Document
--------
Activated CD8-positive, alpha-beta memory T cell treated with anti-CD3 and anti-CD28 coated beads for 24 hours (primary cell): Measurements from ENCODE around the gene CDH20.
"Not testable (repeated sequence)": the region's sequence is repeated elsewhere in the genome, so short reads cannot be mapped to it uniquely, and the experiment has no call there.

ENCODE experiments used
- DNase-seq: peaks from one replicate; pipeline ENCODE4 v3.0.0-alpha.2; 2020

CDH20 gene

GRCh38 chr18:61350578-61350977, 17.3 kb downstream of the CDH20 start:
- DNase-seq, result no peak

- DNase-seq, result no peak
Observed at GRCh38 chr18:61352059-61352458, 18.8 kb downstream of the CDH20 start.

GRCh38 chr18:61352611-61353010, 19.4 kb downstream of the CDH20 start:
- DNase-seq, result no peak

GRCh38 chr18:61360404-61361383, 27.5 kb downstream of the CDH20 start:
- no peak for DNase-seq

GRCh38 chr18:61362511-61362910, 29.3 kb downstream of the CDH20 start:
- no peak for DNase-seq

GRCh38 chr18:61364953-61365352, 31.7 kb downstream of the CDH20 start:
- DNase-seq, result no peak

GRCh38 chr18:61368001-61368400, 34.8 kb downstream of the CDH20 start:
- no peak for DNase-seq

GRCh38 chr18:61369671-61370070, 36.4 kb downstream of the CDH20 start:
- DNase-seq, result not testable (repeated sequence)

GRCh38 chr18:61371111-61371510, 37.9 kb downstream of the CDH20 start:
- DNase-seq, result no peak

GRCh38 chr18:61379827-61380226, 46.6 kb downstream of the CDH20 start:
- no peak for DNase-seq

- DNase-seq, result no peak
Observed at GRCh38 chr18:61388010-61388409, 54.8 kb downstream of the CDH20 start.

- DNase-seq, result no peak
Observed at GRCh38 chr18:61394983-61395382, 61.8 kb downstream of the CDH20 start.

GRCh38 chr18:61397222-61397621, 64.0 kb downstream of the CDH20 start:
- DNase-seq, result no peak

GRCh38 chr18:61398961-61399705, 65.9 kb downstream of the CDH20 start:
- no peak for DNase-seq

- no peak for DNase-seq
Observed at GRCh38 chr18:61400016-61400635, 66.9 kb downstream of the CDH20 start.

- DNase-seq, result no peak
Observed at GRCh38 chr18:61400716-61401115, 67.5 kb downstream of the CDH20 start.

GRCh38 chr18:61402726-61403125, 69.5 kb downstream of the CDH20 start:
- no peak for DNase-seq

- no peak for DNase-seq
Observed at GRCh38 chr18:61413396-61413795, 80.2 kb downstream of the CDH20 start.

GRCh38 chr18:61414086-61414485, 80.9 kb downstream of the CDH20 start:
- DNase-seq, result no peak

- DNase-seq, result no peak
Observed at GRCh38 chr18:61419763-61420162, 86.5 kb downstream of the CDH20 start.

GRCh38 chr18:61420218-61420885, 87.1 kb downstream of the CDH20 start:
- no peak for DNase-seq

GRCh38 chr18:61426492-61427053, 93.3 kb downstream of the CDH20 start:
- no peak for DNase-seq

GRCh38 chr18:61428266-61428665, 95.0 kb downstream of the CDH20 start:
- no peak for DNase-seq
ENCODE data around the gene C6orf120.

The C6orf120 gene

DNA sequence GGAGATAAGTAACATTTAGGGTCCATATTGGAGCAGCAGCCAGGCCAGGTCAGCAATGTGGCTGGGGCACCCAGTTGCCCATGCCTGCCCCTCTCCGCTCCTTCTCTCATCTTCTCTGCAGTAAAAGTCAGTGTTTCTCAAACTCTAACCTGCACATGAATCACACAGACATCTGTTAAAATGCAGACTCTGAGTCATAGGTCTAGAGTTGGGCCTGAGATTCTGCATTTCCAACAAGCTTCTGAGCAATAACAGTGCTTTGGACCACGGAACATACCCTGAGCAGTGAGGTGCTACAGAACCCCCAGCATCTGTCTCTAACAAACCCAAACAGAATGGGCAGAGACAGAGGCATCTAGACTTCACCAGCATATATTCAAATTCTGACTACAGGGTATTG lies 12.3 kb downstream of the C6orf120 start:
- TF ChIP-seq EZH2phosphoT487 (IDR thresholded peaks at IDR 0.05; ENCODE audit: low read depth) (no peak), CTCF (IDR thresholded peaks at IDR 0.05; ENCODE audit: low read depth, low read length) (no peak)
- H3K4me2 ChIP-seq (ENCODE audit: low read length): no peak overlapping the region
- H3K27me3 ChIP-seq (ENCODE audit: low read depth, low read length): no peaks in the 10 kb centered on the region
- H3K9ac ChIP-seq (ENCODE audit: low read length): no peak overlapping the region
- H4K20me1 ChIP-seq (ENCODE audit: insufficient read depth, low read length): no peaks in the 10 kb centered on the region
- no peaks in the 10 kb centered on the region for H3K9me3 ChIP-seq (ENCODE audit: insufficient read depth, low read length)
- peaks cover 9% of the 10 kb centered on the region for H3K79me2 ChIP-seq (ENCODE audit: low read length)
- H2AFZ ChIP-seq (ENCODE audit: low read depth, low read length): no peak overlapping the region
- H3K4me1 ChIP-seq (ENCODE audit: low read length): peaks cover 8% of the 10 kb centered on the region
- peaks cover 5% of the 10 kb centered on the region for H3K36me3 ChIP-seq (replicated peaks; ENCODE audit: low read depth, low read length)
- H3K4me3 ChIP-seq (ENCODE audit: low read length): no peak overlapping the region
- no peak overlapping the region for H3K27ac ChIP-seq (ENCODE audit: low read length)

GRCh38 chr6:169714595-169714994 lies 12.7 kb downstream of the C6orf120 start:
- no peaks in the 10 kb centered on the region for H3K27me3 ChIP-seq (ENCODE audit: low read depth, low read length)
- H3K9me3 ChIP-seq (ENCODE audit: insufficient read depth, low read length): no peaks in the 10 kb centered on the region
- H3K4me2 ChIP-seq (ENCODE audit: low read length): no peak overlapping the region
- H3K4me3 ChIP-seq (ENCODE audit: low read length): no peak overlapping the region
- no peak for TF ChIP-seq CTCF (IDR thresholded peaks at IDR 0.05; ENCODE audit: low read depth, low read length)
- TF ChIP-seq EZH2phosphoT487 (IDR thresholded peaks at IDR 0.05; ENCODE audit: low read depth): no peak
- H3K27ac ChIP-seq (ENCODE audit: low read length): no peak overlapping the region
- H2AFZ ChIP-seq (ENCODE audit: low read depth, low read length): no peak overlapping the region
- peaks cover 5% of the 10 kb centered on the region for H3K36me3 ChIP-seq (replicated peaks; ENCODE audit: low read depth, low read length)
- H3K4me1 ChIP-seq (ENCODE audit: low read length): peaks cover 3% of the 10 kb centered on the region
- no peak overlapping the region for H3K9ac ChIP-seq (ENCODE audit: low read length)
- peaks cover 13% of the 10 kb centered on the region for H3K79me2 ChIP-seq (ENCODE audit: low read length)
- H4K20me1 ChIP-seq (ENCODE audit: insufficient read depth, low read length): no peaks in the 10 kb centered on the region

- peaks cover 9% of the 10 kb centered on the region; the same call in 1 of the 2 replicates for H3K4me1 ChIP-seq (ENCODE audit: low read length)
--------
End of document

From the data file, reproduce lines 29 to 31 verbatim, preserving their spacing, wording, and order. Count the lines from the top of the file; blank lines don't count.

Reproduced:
Observed at GRCh38 chr18:61394983-61395382, 61.8 kb downstream of the CDH20 start.

GRCh38 chr18:61397222-61397621, 64.0 kb downstream of the CDH20 start:
- DNase-seq, result no peak